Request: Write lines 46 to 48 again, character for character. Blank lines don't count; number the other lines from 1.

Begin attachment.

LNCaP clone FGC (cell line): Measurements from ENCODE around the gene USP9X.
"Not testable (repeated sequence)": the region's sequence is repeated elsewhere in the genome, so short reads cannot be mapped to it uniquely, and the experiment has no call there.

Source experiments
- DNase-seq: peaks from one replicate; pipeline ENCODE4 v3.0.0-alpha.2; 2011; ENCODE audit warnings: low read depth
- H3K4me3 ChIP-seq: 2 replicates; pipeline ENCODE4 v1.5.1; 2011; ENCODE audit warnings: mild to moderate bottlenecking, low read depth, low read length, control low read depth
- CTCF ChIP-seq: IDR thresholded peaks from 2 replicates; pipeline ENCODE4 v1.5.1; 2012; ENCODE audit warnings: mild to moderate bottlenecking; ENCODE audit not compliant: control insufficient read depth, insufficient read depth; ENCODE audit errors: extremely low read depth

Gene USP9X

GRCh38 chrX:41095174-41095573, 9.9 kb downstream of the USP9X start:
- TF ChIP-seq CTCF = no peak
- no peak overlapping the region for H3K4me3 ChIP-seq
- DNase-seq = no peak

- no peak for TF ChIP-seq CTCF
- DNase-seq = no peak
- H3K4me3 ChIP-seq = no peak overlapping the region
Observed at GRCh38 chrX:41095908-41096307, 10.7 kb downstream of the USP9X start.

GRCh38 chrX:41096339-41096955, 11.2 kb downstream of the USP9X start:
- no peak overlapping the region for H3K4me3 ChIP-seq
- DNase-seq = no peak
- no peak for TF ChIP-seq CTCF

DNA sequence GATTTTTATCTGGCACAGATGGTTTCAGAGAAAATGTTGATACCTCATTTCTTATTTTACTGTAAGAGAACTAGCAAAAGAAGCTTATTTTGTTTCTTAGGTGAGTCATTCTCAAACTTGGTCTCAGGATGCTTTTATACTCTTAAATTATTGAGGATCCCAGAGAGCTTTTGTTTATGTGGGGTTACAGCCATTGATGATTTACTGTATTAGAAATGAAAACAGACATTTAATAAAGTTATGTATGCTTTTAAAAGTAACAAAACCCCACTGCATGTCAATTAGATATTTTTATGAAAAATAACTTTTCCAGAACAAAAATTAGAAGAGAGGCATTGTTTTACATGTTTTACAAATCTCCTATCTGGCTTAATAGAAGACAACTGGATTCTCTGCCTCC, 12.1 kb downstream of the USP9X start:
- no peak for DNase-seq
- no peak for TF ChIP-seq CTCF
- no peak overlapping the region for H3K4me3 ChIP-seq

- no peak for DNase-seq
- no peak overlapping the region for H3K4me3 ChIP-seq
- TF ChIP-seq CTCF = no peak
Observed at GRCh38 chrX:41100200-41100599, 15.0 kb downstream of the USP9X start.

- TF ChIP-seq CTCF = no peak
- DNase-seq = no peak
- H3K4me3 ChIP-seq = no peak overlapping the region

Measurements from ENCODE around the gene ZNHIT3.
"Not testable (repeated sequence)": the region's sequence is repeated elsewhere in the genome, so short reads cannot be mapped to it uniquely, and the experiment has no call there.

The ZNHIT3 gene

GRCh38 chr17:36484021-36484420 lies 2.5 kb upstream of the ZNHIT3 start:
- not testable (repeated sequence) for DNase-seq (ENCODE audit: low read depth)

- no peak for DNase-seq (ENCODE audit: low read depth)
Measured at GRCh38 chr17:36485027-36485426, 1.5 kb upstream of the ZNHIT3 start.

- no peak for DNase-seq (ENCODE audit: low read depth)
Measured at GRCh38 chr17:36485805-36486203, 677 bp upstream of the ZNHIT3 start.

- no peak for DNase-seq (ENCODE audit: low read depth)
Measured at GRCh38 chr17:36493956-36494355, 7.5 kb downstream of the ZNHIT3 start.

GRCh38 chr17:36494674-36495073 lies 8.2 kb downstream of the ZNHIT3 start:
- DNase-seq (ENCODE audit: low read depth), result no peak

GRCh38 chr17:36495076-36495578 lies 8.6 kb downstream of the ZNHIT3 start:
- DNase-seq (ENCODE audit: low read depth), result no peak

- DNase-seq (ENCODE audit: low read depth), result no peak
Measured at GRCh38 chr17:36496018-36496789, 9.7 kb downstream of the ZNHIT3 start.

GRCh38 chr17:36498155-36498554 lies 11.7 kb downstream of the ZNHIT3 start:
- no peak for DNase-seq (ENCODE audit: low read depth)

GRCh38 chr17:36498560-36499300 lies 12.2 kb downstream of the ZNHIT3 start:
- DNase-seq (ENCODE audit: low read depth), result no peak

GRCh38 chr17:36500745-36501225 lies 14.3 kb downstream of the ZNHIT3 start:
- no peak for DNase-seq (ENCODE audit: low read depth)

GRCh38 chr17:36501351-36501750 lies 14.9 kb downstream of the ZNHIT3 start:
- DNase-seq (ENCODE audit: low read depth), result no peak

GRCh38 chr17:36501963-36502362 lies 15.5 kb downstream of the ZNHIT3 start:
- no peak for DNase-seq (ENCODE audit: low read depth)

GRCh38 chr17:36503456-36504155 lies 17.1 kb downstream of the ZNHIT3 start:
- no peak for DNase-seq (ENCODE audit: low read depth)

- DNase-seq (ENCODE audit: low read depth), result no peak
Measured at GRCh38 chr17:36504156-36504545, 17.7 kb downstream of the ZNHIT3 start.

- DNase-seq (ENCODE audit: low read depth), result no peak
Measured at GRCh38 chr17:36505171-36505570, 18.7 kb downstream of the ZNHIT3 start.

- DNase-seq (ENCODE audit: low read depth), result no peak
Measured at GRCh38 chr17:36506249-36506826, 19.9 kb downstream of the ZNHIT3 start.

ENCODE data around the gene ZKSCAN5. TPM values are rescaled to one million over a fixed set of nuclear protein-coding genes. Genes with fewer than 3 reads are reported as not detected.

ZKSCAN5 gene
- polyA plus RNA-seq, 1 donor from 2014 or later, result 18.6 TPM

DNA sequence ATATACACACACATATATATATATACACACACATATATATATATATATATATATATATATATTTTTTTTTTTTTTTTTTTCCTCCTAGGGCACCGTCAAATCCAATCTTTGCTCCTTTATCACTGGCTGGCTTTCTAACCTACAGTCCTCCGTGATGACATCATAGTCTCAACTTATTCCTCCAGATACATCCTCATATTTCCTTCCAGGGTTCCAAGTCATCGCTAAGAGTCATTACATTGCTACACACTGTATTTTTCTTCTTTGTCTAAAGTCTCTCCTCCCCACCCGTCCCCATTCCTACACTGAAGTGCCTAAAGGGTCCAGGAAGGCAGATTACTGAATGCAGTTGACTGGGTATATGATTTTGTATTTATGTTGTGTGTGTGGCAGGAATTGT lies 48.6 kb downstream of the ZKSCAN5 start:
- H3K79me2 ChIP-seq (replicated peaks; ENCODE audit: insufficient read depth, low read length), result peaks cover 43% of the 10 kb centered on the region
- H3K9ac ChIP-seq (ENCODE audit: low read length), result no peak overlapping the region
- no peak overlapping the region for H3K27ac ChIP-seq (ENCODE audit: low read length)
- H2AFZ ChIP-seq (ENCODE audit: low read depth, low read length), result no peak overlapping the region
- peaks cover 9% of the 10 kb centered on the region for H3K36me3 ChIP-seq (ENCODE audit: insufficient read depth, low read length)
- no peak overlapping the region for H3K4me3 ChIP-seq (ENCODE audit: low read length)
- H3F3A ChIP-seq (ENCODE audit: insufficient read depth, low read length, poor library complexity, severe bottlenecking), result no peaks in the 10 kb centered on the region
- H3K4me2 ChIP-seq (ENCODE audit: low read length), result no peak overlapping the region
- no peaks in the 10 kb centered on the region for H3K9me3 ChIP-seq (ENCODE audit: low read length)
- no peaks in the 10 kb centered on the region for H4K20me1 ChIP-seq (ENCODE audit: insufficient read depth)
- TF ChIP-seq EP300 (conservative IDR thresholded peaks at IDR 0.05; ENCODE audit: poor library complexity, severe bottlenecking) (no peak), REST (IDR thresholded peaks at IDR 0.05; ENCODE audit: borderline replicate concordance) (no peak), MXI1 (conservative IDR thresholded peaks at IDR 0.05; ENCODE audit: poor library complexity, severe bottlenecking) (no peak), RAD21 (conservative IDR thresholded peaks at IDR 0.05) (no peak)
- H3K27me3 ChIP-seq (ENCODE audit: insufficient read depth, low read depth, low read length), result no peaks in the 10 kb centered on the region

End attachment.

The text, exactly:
- DNase-seq (ENCODE audit: low read depth), result no peak
Measured at GRCh38 chr17:36496018-36496789, 9.7 kb downstream of the ZNHIT3 start.

GRCh38 chr17:36498155-36498554 lies 11.7 kb downstream of the ZNHIT3 start: